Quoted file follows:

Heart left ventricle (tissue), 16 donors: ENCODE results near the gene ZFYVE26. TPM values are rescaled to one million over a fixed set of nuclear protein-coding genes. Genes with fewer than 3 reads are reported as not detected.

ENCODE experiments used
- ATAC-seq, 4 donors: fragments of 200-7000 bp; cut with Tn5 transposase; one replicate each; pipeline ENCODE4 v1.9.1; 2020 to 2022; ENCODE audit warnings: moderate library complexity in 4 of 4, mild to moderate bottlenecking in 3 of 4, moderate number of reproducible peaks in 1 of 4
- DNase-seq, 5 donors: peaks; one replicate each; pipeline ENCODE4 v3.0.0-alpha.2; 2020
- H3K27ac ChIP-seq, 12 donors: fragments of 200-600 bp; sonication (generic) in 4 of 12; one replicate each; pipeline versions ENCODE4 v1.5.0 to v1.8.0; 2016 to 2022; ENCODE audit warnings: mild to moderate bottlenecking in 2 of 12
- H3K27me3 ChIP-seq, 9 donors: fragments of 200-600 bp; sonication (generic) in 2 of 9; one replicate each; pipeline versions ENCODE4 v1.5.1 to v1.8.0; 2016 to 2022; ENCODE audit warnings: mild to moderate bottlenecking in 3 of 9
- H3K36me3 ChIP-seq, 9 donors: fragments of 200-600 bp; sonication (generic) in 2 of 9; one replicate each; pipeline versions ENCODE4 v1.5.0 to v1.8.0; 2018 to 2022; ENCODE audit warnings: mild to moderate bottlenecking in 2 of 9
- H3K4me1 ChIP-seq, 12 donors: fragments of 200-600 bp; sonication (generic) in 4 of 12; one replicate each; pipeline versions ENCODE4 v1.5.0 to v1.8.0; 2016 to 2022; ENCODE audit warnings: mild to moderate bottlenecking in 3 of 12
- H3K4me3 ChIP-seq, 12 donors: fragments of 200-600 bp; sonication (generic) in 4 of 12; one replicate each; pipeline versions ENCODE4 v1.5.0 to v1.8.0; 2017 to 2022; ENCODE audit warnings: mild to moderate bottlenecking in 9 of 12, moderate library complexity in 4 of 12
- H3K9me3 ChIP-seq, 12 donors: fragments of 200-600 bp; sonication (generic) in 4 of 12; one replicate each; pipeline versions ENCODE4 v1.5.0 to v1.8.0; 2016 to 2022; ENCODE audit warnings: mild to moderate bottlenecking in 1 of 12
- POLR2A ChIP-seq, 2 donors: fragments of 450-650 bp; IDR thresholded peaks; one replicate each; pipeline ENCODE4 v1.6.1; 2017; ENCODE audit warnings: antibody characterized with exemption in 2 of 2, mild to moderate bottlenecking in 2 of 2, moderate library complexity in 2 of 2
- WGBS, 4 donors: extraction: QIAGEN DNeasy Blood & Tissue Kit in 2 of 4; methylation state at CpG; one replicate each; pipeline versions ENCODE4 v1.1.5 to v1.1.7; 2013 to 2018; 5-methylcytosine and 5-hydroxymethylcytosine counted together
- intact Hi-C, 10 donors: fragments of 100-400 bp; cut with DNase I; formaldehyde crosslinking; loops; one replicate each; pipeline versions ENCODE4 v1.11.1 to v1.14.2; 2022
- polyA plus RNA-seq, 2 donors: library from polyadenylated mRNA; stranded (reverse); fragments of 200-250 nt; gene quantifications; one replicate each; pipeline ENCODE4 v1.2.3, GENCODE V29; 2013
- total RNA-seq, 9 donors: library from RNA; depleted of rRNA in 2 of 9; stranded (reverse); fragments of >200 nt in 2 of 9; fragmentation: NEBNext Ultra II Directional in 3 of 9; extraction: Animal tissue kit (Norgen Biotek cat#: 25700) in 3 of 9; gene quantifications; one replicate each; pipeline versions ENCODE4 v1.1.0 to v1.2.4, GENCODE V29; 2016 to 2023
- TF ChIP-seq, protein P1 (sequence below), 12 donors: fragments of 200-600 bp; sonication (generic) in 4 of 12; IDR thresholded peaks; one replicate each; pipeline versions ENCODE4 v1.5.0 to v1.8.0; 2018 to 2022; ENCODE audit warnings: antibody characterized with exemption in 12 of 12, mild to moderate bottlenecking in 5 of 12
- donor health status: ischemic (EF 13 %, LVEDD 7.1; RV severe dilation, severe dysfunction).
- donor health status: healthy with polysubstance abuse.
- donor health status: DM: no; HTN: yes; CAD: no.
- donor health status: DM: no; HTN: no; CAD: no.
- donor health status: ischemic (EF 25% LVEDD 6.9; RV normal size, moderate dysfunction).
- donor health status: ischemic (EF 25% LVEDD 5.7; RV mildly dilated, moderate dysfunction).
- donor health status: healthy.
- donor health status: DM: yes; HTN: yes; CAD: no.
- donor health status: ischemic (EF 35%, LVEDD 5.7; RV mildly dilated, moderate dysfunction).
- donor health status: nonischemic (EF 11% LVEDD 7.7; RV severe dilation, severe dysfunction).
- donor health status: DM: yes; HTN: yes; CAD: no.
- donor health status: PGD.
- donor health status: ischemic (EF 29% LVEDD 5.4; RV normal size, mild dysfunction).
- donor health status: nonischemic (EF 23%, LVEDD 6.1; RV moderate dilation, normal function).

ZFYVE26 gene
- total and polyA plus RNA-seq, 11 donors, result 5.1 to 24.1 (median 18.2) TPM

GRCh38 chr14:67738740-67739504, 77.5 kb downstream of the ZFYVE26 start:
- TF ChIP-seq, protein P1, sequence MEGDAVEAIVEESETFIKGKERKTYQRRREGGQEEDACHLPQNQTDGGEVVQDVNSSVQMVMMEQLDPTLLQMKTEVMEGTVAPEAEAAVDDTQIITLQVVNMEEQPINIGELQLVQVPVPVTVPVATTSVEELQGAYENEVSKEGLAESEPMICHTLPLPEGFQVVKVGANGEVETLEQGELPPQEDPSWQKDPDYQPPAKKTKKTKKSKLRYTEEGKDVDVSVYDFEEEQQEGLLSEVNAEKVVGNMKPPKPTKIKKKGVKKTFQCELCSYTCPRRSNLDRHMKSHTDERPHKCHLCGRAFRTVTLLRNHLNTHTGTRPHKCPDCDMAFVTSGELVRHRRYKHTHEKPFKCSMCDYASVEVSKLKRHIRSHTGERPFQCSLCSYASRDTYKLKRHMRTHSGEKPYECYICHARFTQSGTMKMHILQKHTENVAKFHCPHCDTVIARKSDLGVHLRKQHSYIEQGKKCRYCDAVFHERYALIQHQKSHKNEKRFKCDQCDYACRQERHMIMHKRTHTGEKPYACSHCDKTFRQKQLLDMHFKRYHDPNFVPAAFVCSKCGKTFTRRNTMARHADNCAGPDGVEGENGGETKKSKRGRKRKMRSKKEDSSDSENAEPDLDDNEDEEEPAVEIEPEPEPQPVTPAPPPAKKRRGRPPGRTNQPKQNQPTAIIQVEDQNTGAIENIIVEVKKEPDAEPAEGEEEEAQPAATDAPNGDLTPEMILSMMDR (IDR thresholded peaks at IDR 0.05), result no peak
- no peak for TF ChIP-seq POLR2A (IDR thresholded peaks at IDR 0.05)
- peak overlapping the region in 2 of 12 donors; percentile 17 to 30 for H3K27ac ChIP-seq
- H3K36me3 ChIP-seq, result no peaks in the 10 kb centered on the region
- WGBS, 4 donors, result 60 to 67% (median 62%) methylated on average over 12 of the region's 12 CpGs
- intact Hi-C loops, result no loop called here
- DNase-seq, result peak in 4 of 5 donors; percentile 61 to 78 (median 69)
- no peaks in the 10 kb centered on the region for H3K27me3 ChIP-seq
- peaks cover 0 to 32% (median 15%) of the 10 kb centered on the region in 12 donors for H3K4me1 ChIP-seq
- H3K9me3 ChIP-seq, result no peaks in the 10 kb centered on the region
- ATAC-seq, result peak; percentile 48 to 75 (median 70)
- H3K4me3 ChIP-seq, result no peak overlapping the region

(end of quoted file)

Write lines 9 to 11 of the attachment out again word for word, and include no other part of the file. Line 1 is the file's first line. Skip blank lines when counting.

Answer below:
- H3K4me3 ChIP-seq, 12 donors: fragments of 200-600 bp; sonication (generic) in 4 of 12; one replicate each; pipeline versions ENCODE4 v1.5.0 to v1.8.0; 2017 to 2022; ENCODE audit warnings: mild to moderate bottlenecking in 9 of 12, moderate library complexity in 4 of 12
- H3K9me3 ChIP-seq, 12 donors: fragments of 200-600 bp; sonication (generic) in 4 of 12; one replicate each; pipeline versions ENCODE4 v1.5.0 to v1.8.0; 2016 to 2022; ENCODE audit warnings: mild to moderate bottlenecking in 1 of 12
- POLR2A ChIP-seq, 2 donors: fragments of 450-650 bp; IDR thresholded peaks; one replicate each; pipeline ENCODE4 v1.6.1; 2017; ENCODE audit warnings: antibody characterized with exemption in 2 of 2, mild to moderate bottlenecking in 2 of 2, moderate library complexity in 2 of 2